I was asked to tell the story of how this Little Red Schoolhouse project came to be.
Five years ago, I was invited to go to the Philippines with my golf buddies. I hardly knew where the Philippines were, but my friends were from there and it involved golf so that was good enough for me. I had a wonderful experience enjoying all the best the Philippines had to offer: 5-star hotels, country club golf and fine restaurants.
One day, while there, a Feed the Hungry, Inc. (FtH) member, Gloria Caoile, invited me to a feeding operation. What an eye opener! We went to a church in a poor area and I witnessed 200 small children line up to take their bowl and patiently sit and wait for a nutritious meal.
This was amazing since they were obviously very hungry and many had walked for hours with their mothers. This was my first experience with FtH. I inquired, and found out that all the adults attending were volunteers. No one gets expenses paid or a salary. 100% of the donations go directly to the cause. This impressed me very much. When I came back to the United States, I could not get the images of those poor and hungry children out of my mind. I wanted to help so I discussed it with my wife and together we came up with a plan to do our little part.
Since my occupation is that of a dance instructor, we began having a dance class and party every Sunday night. The proceeds were all given to FtH. The event was popular from the start. We raised a considerable amount in a short time. FtH, as I understood it, is involved with feeding the poor, disaster relief, medical missions and classroom construction. I decided to apply our funds towards classroom construction.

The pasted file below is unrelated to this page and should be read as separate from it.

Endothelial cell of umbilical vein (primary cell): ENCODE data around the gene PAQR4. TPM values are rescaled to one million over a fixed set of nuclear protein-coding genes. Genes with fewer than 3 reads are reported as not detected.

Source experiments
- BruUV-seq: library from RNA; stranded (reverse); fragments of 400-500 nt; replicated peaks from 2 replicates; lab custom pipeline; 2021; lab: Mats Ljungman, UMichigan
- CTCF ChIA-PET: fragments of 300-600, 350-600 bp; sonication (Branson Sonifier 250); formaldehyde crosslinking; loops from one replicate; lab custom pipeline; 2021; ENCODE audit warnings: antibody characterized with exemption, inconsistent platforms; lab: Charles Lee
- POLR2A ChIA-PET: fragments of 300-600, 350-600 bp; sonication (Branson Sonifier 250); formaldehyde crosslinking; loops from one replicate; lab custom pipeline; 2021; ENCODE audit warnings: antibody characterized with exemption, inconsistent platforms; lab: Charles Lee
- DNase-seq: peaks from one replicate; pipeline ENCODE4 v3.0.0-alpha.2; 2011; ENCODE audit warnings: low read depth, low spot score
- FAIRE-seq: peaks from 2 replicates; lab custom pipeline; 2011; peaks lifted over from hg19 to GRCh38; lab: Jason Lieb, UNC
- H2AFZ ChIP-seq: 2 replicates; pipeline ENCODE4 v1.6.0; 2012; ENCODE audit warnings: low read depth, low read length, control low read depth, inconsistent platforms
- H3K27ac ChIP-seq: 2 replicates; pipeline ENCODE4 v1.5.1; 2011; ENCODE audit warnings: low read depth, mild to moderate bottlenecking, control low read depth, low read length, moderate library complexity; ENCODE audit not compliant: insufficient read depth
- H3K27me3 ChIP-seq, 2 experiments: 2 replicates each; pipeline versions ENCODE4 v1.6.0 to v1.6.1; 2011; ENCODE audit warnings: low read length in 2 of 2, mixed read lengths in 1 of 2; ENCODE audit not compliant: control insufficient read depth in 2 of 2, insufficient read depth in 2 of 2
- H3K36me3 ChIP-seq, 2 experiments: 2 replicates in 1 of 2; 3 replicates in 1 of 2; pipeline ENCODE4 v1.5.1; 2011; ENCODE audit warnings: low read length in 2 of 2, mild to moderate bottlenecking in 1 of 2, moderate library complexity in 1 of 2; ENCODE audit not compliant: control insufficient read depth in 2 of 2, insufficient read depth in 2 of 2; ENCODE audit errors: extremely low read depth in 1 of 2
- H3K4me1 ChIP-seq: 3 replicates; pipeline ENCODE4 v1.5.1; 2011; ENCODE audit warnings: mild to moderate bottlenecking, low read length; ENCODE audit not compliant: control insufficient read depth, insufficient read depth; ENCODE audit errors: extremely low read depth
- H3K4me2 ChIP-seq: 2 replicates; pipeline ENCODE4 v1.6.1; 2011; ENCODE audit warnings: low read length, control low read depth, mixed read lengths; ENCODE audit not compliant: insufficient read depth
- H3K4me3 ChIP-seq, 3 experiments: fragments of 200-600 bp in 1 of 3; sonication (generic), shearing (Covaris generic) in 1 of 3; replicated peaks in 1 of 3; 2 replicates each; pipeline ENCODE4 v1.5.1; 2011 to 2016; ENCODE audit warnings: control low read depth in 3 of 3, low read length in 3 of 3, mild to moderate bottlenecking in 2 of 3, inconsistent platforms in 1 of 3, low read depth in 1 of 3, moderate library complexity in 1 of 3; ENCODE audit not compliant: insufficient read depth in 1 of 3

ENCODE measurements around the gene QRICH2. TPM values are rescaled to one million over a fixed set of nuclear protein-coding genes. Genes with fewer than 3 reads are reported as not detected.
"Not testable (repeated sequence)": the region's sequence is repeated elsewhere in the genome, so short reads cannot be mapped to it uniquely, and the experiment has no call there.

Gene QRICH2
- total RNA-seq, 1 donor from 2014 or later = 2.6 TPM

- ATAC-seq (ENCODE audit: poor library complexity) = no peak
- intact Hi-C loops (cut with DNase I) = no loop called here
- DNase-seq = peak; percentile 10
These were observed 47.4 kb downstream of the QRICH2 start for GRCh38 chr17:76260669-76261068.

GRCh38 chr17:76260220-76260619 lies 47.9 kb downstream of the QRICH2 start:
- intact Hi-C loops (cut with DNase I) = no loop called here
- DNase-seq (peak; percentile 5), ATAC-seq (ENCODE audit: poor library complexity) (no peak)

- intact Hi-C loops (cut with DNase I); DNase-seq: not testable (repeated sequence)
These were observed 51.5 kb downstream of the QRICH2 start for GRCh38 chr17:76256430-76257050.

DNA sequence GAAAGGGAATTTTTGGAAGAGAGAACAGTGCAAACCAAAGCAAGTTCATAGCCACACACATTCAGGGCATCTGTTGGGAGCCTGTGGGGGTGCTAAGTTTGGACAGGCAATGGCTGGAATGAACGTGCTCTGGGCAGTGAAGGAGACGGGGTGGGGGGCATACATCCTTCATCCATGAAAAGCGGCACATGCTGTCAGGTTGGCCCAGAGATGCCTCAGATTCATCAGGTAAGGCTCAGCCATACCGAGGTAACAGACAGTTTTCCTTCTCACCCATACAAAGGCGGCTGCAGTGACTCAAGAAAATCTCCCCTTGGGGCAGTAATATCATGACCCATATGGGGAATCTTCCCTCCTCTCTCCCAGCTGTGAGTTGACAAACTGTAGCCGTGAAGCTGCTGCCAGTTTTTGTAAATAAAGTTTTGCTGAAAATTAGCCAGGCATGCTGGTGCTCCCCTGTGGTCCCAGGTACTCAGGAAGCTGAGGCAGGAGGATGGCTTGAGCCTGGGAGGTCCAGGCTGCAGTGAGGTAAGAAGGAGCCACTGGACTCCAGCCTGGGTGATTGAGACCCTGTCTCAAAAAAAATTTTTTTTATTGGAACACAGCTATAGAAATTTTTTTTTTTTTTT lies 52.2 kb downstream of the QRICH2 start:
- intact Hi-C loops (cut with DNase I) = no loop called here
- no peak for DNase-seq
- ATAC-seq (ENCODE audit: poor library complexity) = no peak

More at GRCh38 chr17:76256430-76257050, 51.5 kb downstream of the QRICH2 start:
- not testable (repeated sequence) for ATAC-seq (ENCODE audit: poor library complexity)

As I did not know much about the geography of the Philippines, a friend, Mike Jumilla, suggested Cebu. I informed Pepito Solis and FtH went to work on the project. A group of golfers that I play with weekly, affectionately known as The D’Palaos golf group, donated the funds to match my classroom so that we could build a double classroom.
When it came time for the inaugural of the school, I travelled to Cebu. I was hosted royally by Tita Dumagsa and the Cebu Institute of Technology Alumni Association (CITAA). It is amazing to me the network of volunteers across the globe that come together to make a project like this work. It was one of the most satisfying accomplishments of my life.
A special thank you to Tony and Tita Dumagsa for hosting the whole American contingency with a beautiful reception, and coordinating us with Charlie Ng of CITAA who arranged our hotel and transportation needs and overview of the schoolhouse construction. We also extend our appreciation to CIT (Cebu Institute of Technology) for their generous donation of sporting equipment and computers, and, most especially, for training the teachers in the use of computers.
We are now continuing our fundraising efforts and plan to build another classroom in Davao.